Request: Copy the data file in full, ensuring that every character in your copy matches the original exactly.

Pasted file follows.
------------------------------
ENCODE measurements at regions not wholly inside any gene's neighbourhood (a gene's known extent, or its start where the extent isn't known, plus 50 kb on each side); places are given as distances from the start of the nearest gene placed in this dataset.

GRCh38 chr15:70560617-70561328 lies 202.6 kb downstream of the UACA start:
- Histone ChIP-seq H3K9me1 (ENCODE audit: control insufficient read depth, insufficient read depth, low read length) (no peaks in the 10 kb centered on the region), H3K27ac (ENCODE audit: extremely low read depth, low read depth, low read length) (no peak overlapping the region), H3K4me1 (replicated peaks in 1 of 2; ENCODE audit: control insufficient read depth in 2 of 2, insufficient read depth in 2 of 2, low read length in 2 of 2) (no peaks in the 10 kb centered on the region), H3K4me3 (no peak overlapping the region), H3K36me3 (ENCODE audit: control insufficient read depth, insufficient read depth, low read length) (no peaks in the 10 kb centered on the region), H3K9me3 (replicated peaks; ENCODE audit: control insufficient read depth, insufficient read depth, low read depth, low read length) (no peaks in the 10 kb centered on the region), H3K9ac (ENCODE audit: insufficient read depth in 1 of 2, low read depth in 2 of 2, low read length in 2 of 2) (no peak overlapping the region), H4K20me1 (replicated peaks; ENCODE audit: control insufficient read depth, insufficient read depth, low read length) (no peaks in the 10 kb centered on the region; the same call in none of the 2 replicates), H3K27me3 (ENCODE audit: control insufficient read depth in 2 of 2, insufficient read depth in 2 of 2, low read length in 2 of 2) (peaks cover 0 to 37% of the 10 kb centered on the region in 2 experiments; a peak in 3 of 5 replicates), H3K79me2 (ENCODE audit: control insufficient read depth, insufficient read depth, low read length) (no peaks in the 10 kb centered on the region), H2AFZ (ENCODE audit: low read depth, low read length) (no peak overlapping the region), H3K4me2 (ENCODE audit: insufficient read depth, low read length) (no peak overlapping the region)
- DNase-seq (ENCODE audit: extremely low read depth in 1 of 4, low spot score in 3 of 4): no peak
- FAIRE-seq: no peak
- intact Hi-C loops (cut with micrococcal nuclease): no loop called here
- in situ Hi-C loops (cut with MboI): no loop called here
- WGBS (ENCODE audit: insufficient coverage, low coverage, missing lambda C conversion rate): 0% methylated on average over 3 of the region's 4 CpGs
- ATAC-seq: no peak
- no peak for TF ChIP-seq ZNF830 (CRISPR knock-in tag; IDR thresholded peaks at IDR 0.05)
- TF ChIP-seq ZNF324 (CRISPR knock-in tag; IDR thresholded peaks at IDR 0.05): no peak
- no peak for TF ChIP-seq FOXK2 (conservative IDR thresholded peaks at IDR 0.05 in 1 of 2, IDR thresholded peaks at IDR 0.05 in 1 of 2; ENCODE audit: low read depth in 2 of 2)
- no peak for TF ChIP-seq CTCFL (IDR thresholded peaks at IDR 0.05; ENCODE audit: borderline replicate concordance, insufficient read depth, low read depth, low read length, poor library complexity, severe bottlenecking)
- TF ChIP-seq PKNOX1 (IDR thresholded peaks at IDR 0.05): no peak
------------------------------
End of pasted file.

ENCODE measurements at regions not wholly inside any gene's neighbourhood (a gene's known extent, or its start where the extent isn't known, plus 50 kb on each side); places are given as distances from the start of the nearest gene placed in this dataset.

GRCh38 chr15:70560617-70561328 lies 202.6 kb downstream of the UACA start:
- Histone ChIP-seq H3K9me1 (ENCODE audit: control insufficient read depth, insufficient read depth, low read length) (no peaks in the 10 kb centered on the region), H3K27ac (ENCODE audit: extremely low read depth, low read depth, low read length) (no peak overlapping the region), H3K4me1 (replicated peaks in 1 of 2; ENCODE audit: control insufficient read depth in 2 of 2, insufficient read depth in 2 of 2, low read length in 2 of 2) (no peaks in the 10 kb centered on the region), H3K4me3 (no peak overlapping the region), H3K36me3 (ENCODE audit: control insufficient read depth, insufficient read depth, low read length) (no peaks in the 10 kb centered on the region), H3K9me3 (replicated peaks; ENCODE audit: control insufficient read depth, insufficient read depth, low read depth, low read length) (no peaks in the 10 kb centered on the region), H3K9ac (ENCODE audit: insufficient read depth in 1 of 2, low read depth in 2 of 2, low read length in 2 of 2) (no peak overlapping the region), H4K20me1 (replicated peaks; ENCODE audit: control insufficient read depth, insufficient read depth, low read length) (no peaks in the 10 kb centered on the region; the same call in none of the 2 replicates), H3K27me3 (ENCODE audit: control insufficient read depth in 2 of 2, insufficient read depth in 2 of 2, low read length in 2 of 2) (peaks cover 0 to 37% of the 10 kb centered on the region in 2 experiments; a peak in 3 of 5 replicates), H3K79me2 (ENCODE audit: control insufficient read depth, insufficient read depth, low read length) (no peaks in the 10 kb centered on the region), H2AFZ (ENCODE audit: low read depth, low read length) (no peak overlapping the region), H3K4me2 (ENCODE audit: insufficient read depth, low read length) (no peak overlapping the region)
- DNase-seq (ENCODE audit: extremely low read depth in 1 of 4, low spot score in 3 of 4): no peak
- FAIRE-seq: no peak
- intact Hi-C loops (cut with micrococcal nuclease): no loop called here
- in situ Hi-C loops (cut with MboI): no loop called here
- WGBS (ENCODE audit: insufficient coverage, low coverage, missing lambda C conversion rate): 0% methylated on average over 3 of the region's 4 CpGs
- ATAC-seq: no peak
- no peak for TF ChIP-seq ZNF830 (CRISPR knock-in tag; IDR thresholded peaks at IDR 0.05)
- TF ChIP-seq ZNF324 (CRISPR knock-in tag; IDR thresholded peaks at IDR 0.05): no peak
- no peak for TF ChIP-seq FOXK2 (conservative IDR thresholded peaks at IDR 0.05 in 1 of 2, IDR thresholded peaks at IDR 0.05 in 1 of 2; ENCODE audit: low read depth in 2 of 2)
- no peak for TF ChIP-seq CTCFL (IDR thresholded peaks at IDR 0.05; ENCODE audit: borderline replicate concordance, insufficient read depth, low read depth, low read length, poor library complexity, severe bottlenecking)
- TF ChIP-seq PKNOX1 (IDR thresholded peaks at IDR 0.05): no peak